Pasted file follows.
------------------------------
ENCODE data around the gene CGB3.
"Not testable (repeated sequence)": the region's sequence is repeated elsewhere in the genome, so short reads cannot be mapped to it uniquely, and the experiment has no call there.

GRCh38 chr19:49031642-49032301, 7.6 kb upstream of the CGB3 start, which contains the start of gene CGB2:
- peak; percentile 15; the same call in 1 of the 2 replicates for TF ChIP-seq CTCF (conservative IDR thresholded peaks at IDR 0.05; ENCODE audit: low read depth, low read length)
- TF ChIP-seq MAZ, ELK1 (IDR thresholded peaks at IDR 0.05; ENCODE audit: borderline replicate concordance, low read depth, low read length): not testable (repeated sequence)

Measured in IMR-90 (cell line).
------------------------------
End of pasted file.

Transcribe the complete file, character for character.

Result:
ENCODE data around the gene CGB3.
"Not testable (repeated sequence)": the region's sequence is repeated elsewhere in the genome, so short reads cannot be mapped to it uniquely, and the experiment has no call there.

GRCh38 chr19:49031642-49032301, 7.6 kb upstream of the CGB3 start, which contains the start of gene CGB2:
- peak; percentile 15; the same call in 1 of the 2 replicates for TF ChIP-seq CTCF (conservative IDR thresholded peaks at IDR 0.05; ENCODE audit: low read depth, low read length)
- TF ChIP-seq MAZ, ELK1 (IDR thresholded peaks at IDR 0.05; ENCODE audit: borderline replicate concordance, low read depth, low read length): not testable (repeated sequence)

Measured in IMR-90 (cell line).